Shimo VPN service contains six unpatched vulnerabilities, Talos discovers
A series of vulnerabilities in virtual private network service Shimo’s Helper Tool, a popular app used to connect multiple VPNs for Mac operating systems, would make it possible for hackers to obtain root control, according to research published Monday by Cisco’s Talos research team.
Researchers detailed six vulnerabilities in the Shimo VPN Helper Tool that relies on to carry out its privileged work, according to a blog post. Details of the vulnerabilities were released after Cisco made “repeated attempts” to communicate with Shimo over 90 days to no avail, Talos said.
Shimo did not immediately respond to a request for comment from CyberScoop.
One vulnerability, listed as CVE-2018-4004, is a privilege escalation vulnerability that resides in the Shimo VPN helper’s disconnectService function, and would allow a “non-root user to kill privileged processes on the system.” Another, CVE-2018-4007, resides in the deleteConfig functionality and “could allow an attacker to delete any protected file on the system.” Shimo VPN version 184.108.40.206 is known to be vulnerable, according to Cisco.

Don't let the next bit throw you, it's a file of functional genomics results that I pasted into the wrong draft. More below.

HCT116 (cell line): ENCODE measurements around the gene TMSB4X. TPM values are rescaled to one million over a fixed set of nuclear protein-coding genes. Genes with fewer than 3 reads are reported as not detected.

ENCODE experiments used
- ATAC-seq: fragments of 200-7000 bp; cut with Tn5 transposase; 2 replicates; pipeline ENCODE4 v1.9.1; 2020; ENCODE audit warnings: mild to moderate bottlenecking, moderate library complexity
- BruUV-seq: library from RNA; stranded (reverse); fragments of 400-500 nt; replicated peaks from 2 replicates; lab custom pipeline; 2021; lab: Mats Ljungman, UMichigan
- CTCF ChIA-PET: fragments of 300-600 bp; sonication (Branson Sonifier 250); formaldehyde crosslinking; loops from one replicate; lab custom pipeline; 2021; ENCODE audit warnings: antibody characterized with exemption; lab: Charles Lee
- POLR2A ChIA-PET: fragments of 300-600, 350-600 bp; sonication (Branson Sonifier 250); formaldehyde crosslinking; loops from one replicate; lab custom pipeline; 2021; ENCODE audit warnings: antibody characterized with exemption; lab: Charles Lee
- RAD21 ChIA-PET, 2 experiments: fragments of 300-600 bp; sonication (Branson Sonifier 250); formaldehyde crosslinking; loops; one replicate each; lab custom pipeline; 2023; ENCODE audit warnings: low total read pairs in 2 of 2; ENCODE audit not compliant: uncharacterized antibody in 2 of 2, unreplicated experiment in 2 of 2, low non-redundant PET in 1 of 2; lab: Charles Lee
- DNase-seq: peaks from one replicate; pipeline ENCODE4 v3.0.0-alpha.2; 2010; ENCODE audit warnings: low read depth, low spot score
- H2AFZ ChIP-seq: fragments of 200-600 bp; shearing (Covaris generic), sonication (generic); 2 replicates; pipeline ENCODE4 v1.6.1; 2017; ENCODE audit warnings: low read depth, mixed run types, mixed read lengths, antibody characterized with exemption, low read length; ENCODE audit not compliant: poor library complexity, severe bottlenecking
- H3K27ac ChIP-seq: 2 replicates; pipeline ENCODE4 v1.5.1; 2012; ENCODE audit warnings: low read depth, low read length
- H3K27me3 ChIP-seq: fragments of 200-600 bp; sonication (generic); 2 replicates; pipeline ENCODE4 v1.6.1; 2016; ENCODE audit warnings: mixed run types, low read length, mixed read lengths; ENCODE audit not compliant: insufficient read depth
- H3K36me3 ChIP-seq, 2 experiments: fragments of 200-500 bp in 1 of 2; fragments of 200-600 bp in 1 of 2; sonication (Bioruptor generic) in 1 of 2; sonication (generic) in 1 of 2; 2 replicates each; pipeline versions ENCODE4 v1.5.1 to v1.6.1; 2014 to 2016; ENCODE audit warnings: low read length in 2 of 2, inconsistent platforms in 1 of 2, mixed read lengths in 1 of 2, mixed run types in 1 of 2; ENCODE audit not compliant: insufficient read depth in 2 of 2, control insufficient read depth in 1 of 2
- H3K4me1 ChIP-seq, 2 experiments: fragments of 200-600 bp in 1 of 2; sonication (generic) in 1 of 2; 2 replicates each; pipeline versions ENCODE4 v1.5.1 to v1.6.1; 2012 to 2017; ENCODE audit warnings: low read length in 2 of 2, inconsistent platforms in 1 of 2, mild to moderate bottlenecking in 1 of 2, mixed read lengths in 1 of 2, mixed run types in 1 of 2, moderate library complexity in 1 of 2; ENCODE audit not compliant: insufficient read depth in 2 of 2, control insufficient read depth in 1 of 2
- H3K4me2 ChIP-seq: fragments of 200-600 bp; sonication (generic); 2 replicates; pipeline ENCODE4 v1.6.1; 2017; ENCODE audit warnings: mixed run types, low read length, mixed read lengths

All of the vulnerabilities listed require an attacker to have local access to a device. A complete list of vulnerabilities and technical details is available on Cisco’s Talos blog.
This disclosure comes after the U.S. Department of Homeland Security on Friday alerted the public to a flaw in multiple enterprise VPN apps that could give hackers access to other apps running on a VPN connection, as CyberScoop reported. The issue involves insecure cookie storage in memory or log files. DHS said the vulnerability was present in apps made by Cisco, F5 Networks, Palo Alto Networks and Pulse Secure, though Carnegie Mellon University’s CERT Coordination Center said other VPN apps likely were affected.
Users rely on VPNs to protect their location and shield their internet activity at times when they might be especially vulnerable. Hackers, by breaching VPNs, can exploit the trust users place in VPNs for their own gain, either to steal business secrets, conduct espionage or for other purposes.
Shimo is advertised as the “Fort Knox of VPNs” in part because the company follows the “highest security standards,” according to its website.